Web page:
23 JUNE 1860, Page 10


A set of papers illustrating the circumstances that led to the recall of Sir Charles Trevelyan have been presented to Parliament. They comprise minutes, despatches, statistical tables, and Mr. Wilson's speeches. The reader will find them full of information on the progress of the opposi- tion to the budget organized at Madras and the budget itself. The fol- lowing is the despatch of Sir Charles Wood to the Madras Governor in Council. It is dated May 10.

"Sir,—l. In the despatch which I addressed to you on the 26th of April, I conveyed to you my opinion that, whilst it was the duty of the subordi- nate Governments of India to communicate to the supreme Government, in the most unreserved manner, their views and opinions upon all matters of importance, it was no less their duty, after communicating those views, to abstain from anything calculated to embarrass the proceedings of the supreme Government, or to obstruct the execution of any measures which might be-

come law. • "2. I did not think it necessary to make any observations on the tone of your President's minute, referred to in that despatch, in the belief that it would be treated as a confidential paper (as indeed it appears, from their recent minute, to have been considered by two members of your Govern- ment), to be communicated only to the Government of India, the members of the Legislative Council, and the Secretary of State for India.

" 3„, I learn with no less surprise than regret, from the letters which ofeched pie by the last mail, that the minutes of your Government have been generally distributed and made public at Madras, and have appeared there in one of the newspapers ; printed copies seem to have been sent to Calcutta, and, I believe, also to Bombay. It appears that this distribution of these minutes wa. made by your President, on 'his sole responsibility,' without the-emsturreace or even the knowledge of his colleagues, 'with a view to scourer lir them the greatest possible publicity ; ' and that this was done after the raffs of ,a letter from the Government of India, impressing upon you this importance of not making public the communications between the two Oevamaisonta, ' ' lour President's minute is an elaborate answer to the speech by 14.t y

Irlii proposed measures were introduced into the Legislative Council, *hi h nouneed in the strongest terms. The object of its publication was a to the people of India against those measures ; and, whatever Sir Charles Trevelyan's intentions May have been, at any rate it is per- fectly obvious that such publication could not fail to excite opposition to those measures, and to place the Government of Madras, in the eyes of the whole people of India, at the head of that opposition, in direct hostility to the Governor-General in Council.

" 6. It is impossible to conceive a course of conduct more incompatible with the proper relations between the Governments of the minor Presi- dencies and the supreme Government of India, or more calculated to shake that authority which is intrusted to the supreme Government over the whole of her Majesty's dominions in India.

"6. It seems to her Majesty's Government impossible that the Govern- ment of India can be carried on if such conduct is pursued by members of its subordinate Governments, or that the administration of your Presidency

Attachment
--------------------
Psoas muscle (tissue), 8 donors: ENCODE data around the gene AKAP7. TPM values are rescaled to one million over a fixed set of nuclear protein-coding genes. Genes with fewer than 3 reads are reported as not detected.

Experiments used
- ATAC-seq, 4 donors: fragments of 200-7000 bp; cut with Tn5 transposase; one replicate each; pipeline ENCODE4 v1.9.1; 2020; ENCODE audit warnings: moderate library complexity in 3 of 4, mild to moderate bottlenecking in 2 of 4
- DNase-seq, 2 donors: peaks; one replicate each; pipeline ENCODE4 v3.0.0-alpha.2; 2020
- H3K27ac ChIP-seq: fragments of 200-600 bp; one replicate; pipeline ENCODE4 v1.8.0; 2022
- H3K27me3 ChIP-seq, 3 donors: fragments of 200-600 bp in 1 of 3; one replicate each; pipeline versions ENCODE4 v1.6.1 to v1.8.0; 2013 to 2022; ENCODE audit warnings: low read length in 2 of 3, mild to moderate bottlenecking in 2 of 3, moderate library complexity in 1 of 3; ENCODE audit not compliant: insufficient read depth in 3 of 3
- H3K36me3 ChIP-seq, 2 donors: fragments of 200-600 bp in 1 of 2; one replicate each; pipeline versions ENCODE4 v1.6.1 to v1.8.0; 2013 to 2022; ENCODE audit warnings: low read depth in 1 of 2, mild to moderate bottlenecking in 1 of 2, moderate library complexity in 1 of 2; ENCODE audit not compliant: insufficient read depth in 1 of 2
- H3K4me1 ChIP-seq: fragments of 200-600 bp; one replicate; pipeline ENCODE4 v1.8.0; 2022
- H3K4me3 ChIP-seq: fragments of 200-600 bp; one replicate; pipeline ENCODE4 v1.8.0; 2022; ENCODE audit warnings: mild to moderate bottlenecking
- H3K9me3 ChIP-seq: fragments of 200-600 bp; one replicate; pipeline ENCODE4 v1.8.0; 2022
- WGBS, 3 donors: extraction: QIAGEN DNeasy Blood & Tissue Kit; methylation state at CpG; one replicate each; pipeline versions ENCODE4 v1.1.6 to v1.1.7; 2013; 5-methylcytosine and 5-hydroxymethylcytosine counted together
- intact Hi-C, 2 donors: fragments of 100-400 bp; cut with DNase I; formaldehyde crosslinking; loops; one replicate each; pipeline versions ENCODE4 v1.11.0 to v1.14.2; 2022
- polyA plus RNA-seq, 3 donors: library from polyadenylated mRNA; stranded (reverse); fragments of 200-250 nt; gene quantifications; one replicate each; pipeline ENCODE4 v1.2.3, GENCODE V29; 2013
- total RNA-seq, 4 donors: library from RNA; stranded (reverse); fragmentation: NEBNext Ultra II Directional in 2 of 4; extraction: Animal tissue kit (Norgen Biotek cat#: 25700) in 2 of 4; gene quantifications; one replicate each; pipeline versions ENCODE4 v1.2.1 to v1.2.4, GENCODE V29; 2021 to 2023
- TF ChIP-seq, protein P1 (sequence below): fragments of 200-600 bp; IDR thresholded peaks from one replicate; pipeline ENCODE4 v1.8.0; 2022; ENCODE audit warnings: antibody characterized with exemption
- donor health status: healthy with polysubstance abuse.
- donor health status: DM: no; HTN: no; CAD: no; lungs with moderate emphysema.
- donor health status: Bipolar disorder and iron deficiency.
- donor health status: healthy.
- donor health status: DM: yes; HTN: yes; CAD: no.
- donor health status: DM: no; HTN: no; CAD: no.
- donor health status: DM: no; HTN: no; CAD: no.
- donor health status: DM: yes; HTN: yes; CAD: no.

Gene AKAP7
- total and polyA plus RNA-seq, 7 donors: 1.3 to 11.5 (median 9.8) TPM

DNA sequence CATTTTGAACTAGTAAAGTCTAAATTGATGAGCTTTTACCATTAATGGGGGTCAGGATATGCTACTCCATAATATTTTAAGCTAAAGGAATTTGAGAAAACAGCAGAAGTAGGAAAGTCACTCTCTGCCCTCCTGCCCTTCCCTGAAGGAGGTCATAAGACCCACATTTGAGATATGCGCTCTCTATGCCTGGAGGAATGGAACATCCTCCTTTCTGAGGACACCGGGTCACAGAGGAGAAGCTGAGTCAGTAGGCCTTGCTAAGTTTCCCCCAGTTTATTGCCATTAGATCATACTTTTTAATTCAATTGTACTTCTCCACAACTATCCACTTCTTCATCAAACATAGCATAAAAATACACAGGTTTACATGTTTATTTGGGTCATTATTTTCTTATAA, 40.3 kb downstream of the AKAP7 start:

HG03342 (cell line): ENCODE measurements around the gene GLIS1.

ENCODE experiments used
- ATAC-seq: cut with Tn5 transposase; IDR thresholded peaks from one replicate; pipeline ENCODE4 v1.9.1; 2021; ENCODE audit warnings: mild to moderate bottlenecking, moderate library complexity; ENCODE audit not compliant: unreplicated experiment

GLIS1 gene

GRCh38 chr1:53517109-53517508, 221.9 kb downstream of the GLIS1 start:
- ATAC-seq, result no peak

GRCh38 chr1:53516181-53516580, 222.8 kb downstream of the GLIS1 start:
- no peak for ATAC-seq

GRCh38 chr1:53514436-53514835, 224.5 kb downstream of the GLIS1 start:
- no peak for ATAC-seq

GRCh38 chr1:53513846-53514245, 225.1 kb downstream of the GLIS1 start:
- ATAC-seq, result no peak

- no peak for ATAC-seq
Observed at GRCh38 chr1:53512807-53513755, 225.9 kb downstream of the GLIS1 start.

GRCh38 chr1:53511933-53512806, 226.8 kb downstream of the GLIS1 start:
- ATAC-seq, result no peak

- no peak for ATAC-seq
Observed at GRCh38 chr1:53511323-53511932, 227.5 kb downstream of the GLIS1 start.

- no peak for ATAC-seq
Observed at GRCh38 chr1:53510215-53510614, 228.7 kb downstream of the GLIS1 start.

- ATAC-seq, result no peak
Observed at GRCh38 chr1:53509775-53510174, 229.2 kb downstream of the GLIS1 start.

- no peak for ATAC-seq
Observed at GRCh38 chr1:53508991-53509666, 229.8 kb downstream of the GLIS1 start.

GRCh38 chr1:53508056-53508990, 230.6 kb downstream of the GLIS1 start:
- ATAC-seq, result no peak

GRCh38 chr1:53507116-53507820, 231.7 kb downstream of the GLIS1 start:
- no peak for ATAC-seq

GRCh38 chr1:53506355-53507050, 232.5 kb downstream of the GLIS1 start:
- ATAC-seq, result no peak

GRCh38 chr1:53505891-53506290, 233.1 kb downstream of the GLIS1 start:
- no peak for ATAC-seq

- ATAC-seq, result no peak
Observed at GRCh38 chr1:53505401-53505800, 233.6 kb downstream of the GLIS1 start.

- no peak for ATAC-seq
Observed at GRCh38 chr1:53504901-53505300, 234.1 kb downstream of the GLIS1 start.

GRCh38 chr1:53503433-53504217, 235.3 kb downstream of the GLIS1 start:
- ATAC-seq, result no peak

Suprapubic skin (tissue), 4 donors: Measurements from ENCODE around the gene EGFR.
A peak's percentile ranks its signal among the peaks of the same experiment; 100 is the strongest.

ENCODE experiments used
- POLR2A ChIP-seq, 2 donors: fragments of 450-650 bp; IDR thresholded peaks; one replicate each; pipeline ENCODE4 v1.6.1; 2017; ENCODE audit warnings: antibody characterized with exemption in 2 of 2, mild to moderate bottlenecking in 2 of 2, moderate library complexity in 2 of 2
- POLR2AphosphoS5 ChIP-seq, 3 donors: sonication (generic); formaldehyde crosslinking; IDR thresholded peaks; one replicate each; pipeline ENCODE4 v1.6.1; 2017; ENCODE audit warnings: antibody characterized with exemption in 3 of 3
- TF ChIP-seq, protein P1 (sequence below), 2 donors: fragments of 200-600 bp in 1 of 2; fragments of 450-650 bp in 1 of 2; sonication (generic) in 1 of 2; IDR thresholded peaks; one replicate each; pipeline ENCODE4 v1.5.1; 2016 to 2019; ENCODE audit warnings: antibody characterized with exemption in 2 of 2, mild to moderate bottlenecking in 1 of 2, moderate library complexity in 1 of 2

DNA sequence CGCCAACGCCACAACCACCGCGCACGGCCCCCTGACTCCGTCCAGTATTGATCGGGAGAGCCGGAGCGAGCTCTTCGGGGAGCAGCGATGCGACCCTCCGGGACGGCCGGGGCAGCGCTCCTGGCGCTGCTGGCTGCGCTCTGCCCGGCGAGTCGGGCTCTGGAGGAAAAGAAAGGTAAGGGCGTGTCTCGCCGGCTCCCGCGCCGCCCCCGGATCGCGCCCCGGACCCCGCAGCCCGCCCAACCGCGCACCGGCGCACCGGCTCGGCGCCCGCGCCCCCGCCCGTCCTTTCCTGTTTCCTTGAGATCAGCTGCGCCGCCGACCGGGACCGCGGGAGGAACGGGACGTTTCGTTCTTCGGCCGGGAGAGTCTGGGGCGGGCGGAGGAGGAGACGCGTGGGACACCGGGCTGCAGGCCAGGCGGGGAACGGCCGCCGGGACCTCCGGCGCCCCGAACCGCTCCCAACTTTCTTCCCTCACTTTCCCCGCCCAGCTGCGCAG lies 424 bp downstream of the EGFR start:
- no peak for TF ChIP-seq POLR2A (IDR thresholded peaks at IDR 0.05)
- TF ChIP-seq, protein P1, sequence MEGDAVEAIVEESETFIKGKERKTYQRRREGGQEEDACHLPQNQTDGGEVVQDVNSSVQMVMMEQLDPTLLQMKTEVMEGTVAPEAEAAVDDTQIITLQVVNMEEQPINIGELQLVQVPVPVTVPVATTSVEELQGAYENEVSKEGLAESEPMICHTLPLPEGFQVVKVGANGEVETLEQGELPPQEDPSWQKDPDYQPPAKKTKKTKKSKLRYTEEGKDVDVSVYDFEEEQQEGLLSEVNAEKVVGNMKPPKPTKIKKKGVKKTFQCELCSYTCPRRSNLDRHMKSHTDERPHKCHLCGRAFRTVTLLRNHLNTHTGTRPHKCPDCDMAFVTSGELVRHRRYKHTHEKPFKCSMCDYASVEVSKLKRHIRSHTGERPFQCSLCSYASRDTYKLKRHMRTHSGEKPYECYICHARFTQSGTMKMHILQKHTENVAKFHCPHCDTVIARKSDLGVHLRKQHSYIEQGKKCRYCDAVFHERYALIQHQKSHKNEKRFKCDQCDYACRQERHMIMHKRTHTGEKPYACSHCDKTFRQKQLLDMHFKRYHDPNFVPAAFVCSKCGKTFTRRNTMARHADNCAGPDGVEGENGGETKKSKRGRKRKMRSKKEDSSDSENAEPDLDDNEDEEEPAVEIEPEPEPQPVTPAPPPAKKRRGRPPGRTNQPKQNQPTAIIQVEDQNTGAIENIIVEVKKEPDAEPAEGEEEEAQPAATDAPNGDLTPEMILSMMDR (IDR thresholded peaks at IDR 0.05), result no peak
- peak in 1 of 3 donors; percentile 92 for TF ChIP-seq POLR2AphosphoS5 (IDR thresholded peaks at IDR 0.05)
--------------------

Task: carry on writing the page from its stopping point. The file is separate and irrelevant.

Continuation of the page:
... can, with advantage to the public service, be left in the hands of Sir Charles Trevelyan, after the position which he has assumed in relation to the Go- vernment of India ; and, while her Majesty's Government deeply regret that he will be prevented from pursuing the course of useful improvement in which he is now engaged in Madras, they feel that, with a due regard so the highest interests of the State, they have no alternative but to remove him from the Government of Madras.

"7. Sir Charles Trevelyan is hereby removed accordingly from the office of Governor of the Presidency of Fort St. George. A new commission of Government will shortly be issued. In the meanwhile, the office thus va- cated will devolve on the member of Council next in rank to the Governor, other than the Commander-in-chief, agreeably to the provisions of the law. "I have, &c., (Signed) CHARLES WOOD."

Sir Charles Wood accompanies this despatch with one in which he thanks Sir Charles Trevelyan for past services. It is addressed to the Governor in Council; and is as follows :— "Sir—I. In my despatch, No. 23 of this date, I have communicated to you the reasons for which her Majesty's Government has been compelled to take the painful step of removing Sir Charles Trevelyan from his appoint- ment as Governor of Fort St. George.

"2. Her Majesty's Government desire, at the same tiros, to place upon record their high appreciation of the services which Sir Charles Trevelyan has rendered during his administration.

"3. They have observed, with great satisfaction, the careful attention which he has given to the numerous questions of importance which have been brought under the notice of your Government during this period.

"4. His observations upon the condition of the districts of your Presi- dency which he has visited, show that his constant aim has been to raise the moral condition, and to increase the material prosperity of the people.

"5. No servant of the Crown has more earnestly endeavoured to carry out the great principles of government which were promulgated to the princes and people of India in her Majesty's gracious proclama- tion.

"6. For these valuable services the thanks of her Majesty's Governi, k. are due to Sir Charles Trevelyan. "I have, Fee., (Signed) CHARLES WOOD."

Her Majesty has been graciously pleased to announce her intention of inaugurating the first great Prize Meeting of the National Rifle Associa- tion on Wimbledon Common on the 2d of July next, on which occasion addresses will be presented to her Majesty and to his Royal Highness the Prince Consort by the President of the Association. The competition will commence immediately afterwards, the opening being announced by her Majesty firing a rifle from a fixed mechanical rest.

The Orplieo. nists will be received in the right spirit. The committee formed for the purpose of welcoming the Orpheonists have already made considerable progress in their arrangements. Applications have been made to the authorities at the Tower, Greenwich Hospital, Kew, Hamp- ton Court, the British Museum, the Houses of Parliament, St. Paul's, Westminster Abbey, the Zoological Gardens, and other places for free admission or extra facilities to these visitors. In all eases in which re- plies have been received they have been favourable. The Earl of Elles- mere has most kindly anticipated any application by offering to admit the Orpheonists to view the Bridgewater Gallery on production of their pass- ports. Messrs. J. Penn and Son, of Greenwich, Messrs. Cox and Co„ and other firms, have also offered to allow their works to be inspected on the same terms. Application has been made for the admission of some of the leaders of the undertaking who have already arrived to the gal- leries in Hyde Park on Saturday, to see the Volunteer Review.